Skip navigation
Sign up to follow your favorites on all your devices.
Sign up

Like Big Ben, Mason Rudolph not allowed to call quarterback sneaks

Mike Florio and Chris Simms discuss the possible reasons why the NFL league office hasn't brought in Antonio Brown to be interviewed yet amidst multiple allegations and controversies surrounding the receiver.

After the Steelers were twice stopped on fourth-and-1 in their playoff loss to the Jaguars a year and a half ago, quarterback Ben Roethlisberger revealed that he wasn’t allowed to audible to a quarterback sneak, even when he could see he had the room to plunge up the middle for a yard.

Now the Steelers have a different quarterback and a different offensive coordinator, but the same policy: Don’t audible to a quarterback sneak.

Steelers offensive coordinator Randy Fichtner said today that he doesn’t like calling the quarterback sneak for Mason Rudolph.

“People that know me know that it’s not been one of my favorite things in the world to do,” Fichtner said, via the Pittsburgh Post-Gazette. “I wouldn’t mind in certain situations, but when it’s obvious situations — fourth-and-1, third-and-1 — it really isn’t something I’m interested in doing. I value our quarterback. There’s a lot of stuff going on in those piles. Just the truth be known, if we can’t hand it to one of our backs and we can’t block them, then we don’t deserve to win that down.”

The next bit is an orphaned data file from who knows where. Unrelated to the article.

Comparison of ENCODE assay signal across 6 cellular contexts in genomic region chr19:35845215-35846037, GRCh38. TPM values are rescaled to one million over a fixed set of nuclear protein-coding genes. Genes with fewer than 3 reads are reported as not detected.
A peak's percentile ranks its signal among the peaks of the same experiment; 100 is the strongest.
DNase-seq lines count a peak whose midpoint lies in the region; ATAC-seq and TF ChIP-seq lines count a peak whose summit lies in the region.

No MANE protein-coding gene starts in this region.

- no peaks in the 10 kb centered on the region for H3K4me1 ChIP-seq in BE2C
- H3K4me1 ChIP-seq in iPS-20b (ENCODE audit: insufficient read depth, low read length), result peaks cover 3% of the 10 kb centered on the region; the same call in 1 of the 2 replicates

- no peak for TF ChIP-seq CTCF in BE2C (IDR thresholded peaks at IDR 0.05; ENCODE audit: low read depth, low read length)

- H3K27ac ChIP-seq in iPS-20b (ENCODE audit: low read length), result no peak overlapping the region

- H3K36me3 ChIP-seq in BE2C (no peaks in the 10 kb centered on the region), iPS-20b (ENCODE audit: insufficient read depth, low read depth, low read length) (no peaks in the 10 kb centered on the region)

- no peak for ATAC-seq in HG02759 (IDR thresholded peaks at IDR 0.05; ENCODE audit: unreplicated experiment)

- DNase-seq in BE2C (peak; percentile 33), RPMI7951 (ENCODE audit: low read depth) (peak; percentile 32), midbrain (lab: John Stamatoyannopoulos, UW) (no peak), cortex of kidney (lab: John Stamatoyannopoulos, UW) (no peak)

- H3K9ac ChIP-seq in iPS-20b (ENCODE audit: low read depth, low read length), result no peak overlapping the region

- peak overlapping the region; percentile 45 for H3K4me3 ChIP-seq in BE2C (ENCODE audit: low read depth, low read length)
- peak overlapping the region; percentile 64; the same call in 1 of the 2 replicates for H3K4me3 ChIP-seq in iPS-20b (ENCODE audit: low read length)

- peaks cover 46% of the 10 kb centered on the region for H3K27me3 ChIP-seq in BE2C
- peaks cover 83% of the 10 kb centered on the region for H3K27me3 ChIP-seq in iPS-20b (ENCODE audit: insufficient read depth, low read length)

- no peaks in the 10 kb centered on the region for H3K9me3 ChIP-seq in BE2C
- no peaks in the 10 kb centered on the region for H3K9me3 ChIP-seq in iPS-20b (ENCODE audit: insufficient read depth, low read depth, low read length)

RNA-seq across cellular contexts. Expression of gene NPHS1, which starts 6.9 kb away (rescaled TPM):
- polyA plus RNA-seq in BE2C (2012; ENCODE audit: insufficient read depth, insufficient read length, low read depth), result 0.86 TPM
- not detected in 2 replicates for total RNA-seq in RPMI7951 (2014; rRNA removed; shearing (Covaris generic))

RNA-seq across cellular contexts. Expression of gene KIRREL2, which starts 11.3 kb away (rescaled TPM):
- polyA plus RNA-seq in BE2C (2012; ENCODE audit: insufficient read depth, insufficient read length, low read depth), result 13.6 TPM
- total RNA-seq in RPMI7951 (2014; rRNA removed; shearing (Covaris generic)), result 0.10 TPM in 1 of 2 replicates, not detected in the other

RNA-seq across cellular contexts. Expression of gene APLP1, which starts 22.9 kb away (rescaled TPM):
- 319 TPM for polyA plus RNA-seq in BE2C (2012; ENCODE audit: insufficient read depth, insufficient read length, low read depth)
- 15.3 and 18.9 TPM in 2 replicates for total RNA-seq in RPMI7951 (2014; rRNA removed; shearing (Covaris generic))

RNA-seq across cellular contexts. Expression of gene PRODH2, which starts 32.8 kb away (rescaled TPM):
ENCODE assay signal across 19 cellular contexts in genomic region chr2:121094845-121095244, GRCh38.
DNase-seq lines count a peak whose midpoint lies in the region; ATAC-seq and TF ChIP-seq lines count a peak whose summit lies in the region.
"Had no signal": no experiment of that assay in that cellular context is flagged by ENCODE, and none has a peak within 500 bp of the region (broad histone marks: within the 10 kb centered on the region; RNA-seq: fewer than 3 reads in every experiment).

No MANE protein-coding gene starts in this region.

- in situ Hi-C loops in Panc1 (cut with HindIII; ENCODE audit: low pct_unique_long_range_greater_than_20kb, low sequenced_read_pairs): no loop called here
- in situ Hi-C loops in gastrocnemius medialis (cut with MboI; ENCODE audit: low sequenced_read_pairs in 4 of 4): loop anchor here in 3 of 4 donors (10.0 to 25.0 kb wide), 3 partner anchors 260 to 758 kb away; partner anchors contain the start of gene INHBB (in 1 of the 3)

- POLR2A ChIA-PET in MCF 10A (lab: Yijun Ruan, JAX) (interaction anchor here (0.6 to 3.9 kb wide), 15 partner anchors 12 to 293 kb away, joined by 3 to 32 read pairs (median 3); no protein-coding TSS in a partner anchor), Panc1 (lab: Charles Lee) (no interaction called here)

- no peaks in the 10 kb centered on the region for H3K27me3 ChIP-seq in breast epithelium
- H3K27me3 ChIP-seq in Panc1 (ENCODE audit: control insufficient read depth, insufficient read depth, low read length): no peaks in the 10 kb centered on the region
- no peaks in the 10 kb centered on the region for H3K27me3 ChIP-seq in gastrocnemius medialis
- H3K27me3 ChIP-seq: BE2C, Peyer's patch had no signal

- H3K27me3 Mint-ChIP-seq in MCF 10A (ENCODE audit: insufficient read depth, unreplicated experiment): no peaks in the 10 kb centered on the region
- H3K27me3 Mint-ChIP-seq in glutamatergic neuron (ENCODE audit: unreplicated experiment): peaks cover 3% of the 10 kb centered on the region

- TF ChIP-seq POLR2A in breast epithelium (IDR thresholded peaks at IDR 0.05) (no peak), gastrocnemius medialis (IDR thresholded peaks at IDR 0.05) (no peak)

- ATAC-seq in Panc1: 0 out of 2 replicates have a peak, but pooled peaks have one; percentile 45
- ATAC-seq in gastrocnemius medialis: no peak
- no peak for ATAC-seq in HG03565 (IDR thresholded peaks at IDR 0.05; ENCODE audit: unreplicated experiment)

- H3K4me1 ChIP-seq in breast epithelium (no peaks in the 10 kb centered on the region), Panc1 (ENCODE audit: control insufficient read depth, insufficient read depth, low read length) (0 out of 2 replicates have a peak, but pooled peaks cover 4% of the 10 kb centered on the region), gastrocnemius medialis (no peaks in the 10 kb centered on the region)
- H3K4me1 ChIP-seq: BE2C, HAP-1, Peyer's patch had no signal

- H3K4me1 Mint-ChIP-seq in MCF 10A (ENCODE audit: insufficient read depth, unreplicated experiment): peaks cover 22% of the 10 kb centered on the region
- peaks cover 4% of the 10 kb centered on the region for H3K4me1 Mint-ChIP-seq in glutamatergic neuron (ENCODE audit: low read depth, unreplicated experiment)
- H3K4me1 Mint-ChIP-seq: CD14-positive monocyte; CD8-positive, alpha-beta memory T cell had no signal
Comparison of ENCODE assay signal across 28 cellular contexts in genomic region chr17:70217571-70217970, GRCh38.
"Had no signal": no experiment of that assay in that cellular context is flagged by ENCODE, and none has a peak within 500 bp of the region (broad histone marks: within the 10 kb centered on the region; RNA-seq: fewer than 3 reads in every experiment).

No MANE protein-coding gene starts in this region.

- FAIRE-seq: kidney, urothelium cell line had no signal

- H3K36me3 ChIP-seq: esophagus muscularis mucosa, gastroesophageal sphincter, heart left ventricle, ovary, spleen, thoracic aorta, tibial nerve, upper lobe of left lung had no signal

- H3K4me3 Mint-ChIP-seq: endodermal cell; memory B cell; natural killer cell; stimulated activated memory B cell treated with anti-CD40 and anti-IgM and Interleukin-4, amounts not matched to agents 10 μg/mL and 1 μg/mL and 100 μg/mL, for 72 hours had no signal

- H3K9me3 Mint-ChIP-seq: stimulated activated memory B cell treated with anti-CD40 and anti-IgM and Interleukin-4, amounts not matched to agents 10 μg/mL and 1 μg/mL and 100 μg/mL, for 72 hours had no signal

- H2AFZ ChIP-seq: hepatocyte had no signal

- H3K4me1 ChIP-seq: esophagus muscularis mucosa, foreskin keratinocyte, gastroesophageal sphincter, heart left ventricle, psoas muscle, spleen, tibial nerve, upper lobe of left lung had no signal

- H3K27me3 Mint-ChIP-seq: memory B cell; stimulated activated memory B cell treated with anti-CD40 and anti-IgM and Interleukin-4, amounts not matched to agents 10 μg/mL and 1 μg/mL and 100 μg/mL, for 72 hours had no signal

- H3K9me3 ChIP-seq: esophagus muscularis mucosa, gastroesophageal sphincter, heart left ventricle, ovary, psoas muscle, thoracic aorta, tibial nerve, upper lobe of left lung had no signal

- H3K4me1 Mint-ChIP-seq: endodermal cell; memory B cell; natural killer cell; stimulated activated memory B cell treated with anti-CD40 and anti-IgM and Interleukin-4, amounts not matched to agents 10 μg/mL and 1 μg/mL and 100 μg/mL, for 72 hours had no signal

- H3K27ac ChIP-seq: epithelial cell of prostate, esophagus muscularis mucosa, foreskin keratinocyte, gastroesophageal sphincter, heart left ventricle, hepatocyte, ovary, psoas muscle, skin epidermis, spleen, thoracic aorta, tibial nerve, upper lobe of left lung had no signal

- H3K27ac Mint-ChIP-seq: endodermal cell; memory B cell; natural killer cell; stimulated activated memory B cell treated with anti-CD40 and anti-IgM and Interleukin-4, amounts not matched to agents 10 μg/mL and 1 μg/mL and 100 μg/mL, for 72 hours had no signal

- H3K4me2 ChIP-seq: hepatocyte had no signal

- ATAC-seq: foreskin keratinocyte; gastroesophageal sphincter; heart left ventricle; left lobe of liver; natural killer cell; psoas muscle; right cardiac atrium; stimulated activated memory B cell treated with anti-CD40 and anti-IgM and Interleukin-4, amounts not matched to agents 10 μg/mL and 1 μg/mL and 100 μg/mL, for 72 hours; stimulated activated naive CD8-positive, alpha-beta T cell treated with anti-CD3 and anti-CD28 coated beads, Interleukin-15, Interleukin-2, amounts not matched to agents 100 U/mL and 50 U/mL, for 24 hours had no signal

Obviously, every team values its quarterback. But that doesn’t mean the quarterback sneak isn’t a play worth calling. Tom Brady has been effective at quarterback sneaks for two decades without getting hurt running one.

And as for Fichtner’s belief that the Steelers can just hand it off on fourth-and-1, well, they tried that on Thursday night and it didn’t work: In the first quarter on Monday night, the Steelers had a third-and-1 and handed off for no gain, then tried a handoff again on fourth-and-1 and again got stuffed for no gain. Fichtner was asked whether Rudolph, seeing how the defense was primed to stop a handoff, could have just kept the ball himself.

“No, he did not have that option at the time,” Fichtner said. “We actually just made some critical errors we shouldn’t have made. But he didn’t have that option, no.”

For his part, Rudolph said he told Fichtner he likes quarterback sneaks.

“I would love to do that. I tell him that every week. ‘If you want to call it, go ahead. I’ll get it for you and we’ll keep the chains moving.’ It’s just a matter of who he gives it to, what he calls, and we’re going to execute whatever decision he makes,” Rudolph said.

So Rudolph is up for a quarterback sneak. If Fichtner lets him.